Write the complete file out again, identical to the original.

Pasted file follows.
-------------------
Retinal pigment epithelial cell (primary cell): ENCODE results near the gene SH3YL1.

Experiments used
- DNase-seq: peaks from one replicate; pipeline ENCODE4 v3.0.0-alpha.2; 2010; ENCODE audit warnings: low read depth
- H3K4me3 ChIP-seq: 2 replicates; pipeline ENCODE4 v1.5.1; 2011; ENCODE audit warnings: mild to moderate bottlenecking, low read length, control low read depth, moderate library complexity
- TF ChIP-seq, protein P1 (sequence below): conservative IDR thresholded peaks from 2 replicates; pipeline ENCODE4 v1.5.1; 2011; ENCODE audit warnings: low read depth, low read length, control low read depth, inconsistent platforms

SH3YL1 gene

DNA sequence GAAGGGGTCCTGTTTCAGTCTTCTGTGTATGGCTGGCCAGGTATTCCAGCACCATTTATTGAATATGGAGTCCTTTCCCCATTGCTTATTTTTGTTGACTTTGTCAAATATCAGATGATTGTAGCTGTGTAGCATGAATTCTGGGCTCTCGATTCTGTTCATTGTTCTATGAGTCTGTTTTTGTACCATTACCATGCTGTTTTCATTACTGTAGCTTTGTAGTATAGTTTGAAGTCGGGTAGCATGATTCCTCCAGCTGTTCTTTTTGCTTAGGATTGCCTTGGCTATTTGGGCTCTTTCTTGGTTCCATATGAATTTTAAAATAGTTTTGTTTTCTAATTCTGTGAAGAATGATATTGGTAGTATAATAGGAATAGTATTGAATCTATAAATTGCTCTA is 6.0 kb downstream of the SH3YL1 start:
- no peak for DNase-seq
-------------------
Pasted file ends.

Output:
Retinal pigment epithelial cell (primary cell): ENCODE results near the gene SH3YL1.

Experiments used
- DNase-seq: peaks from one replicate; pipeline ENCODE4 v3.0.0-alpha.2; 2010; ENCODE audit warnings: low read depth
- H3K4me3 ChIP-seq: 2 replicates; pipeline ENCODE4 v1.5.1; 2011; ENCODE audit warnings: mild to moderate bottlenecking, low read length, control low read depth, moderate library complexity
- TF ChIP-seq, protein P1 (sequence below): conservative IDR thresholded peaks from 2 replicates; pipeline ENCODE4 v1.5.1; 2011; ENCODE audit warnings: low read depth, low read length, control low read depth, inconsistent platforms

SH3YL1 gene

DNA sequence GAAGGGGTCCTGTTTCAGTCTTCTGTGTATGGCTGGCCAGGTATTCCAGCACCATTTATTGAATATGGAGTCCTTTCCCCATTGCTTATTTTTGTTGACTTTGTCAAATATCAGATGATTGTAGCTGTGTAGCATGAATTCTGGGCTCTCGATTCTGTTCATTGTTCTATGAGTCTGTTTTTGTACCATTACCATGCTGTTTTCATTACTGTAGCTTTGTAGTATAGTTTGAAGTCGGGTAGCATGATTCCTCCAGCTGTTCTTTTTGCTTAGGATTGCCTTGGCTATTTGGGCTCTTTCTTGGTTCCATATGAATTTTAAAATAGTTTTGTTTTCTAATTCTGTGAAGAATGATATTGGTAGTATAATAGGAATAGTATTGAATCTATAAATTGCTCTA is 6.0 kb downstream of the SH3YL1 start:
- no peak for DNase-seq